Steps for decreasing lender worry.
Time to Act
March 2017 Vol. 6 No. 3
Charlie Goodrich

Many companies mistakenly alarm their lenders, either by their actions or lack thereof. 

Today's newsletter outlines a number of things which cause lender worry, and offers suggestions for avoiding these.


Charlie Goodrich
Founder and Principal
Goodrich & Associates
In this issue...
Four Surefire Ways to Annoy Your Lender

There are (at least) four guaranteed ways to make your lenders antsy and/or angry:
  1. Make them worried that you can't pay back the loan.
  1. Make them worried the collateral that secures the loan is not worth the loan amount.
  1. Use a different lender or provider for certain services, rather than the lender or group of lenders that you agreed to in the loan documents. (The lender's profitability of your loan is based on your use of those services.)
  1. Destroy your integrity so the lender doesn't trust you. (This one is the biggest cause for concern.)
The operative word in all four cases is worry. Although really bad things may not have happened yet, the lender has reason to believe they soon will. At the very least, the lender believes that the odds of such things are considerably higher now than when the loan was made.

Today's newsletter is about avoiding the things which make a lender worry (or make the lender worry way more than he/she should).

Some examples of what not to do, all actual experiences I've encountered with past clients...
  • Fudge the reporting to the bank (particularly the borrowing base).

    Borrowers are often tempted to do this when their company "needs the money." Unfortunately, this amounts to fraud and once you are caught, your credibility is shot. And not just with the current lender - any future lender will likely find the misstatement as well during the due diligence process.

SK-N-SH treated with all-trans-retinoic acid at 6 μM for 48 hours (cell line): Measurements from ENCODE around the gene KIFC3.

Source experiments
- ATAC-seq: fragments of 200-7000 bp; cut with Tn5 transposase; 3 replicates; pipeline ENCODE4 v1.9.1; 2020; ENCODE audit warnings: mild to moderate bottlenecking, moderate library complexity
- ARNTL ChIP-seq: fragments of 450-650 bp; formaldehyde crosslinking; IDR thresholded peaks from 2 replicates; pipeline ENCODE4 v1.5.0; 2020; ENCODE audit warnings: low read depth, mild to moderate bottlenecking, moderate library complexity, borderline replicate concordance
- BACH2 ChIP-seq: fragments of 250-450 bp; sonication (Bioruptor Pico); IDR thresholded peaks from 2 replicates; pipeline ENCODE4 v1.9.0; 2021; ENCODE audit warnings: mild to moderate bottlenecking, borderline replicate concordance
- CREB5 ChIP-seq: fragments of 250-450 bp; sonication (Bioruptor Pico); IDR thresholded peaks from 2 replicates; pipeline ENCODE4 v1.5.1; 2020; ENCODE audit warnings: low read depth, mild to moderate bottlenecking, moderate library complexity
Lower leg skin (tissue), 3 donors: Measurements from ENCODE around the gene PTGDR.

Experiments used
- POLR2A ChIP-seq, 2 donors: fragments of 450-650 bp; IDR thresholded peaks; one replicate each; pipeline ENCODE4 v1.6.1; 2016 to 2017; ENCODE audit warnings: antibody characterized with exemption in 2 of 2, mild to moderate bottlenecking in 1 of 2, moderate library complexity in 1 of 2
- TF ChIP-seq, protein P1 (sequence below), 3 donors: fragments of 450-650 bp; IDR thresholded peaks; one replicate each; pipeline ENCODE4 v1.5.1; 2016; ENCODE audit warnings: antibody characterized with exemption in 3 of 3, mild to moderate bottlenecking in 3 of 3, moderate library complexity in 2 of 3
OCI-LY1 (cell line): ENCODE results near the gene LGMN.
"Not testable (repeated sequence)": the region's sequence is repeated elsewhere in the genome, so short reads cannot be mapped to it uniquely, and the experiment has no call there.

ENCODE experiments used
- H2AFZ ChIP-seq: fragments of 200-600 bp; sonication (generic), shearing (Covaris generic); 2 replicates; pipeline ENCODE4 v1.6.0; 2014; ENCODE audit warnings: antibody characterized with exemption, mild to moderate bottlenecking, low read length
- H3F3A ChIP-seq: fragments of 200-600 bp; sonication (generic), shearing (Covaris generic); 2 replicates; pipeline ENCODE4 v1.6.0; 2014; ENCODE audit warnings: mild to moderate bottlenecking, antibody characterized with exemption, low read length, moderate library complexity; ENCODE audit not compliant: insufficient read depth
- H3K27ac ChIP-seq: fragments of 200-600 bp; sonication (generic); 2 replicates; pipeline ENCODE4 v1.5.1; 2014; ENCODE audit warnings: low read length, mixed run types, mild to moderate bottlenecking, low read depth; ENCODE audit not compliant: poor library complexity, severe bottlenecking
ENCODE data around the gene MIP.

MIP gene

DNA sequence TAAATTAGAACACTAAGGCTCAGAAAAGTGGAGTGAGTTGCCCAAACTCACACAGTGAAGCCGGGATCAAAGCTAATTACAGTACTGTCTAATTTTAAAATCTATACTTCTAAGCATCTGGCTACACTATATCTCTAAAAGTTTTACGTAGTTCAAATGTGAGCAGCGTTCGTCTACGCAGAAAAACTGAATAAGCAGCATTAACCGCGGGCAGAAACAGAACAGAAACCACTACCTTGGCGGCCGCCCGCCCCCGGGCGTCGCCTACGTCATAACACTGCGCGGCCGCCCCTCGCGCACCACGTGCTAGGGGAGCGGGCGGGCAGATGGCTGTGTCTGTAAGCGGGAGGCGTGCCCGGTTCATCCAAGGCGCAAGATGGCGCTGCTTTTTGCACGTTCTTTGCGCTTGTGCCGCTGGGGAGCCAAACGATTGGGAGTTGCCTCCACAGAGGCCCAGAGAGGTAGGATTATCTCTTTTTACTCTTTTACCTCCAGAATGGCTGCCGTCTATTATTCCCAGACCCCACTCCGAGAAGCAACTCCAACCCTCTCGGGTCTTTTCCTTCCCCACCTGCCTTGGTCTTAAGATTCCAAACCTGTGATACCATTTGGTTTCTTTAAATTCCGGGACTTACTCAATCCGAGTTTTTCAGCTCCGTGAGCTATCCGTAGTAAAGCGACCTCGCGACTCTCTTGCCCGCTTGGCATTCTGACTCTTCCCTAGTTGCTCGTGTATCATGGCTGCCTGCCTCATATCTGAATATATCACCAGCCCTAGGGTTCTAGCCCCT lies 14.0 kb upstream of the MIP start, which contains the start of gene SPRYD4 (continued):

One former client of mine, for example, would "refresh" the invoice date of old, large invoices so they would be current and eligible to borrow on. Yes, doing so allowed them to live another day, but not many. I came in after the fraud was discovered, but the ramifications continued. The prospective "take out" lender found the fraud in its due diligence and walked away. Ultimately, the company was liquidated in bankruptcy.

    In another case, the controller would provide the detail in an Excel spreadsheet for the borrowing base report to the CFO. The CFO would then manually manipulate the invoice dates. Once discovered, some of the banks (there were four participating in the loan) filed an involuntary bankruptcy petition and would not fund a full-fledged process to sell the company for maximum value to pay back the lender and other creditors. Today, the absentee owner is being chased personally by the PBGC, (the government agency that guarantees pensions) for the unfunded union pension liability.

    Remember that once fraud is discovered, everyone in the company is suspect and trust is gone for all. As the last example shows, that makes it hard to fund a true sale process that maximizes recovery to creditors and minimizes personal liability of owners and officers.
  • Provide late or questionable financial reports.

    When lenders can't see the numbers, they don't know how your business is doing. Given their past experiences, they usually assume the worst. Moreover, they are concerned that you might not know where your business is headed either (a real problem). Delays in reporting usually mean the accounting function is understaffed, something which will make a lender assume there are weak controls in place.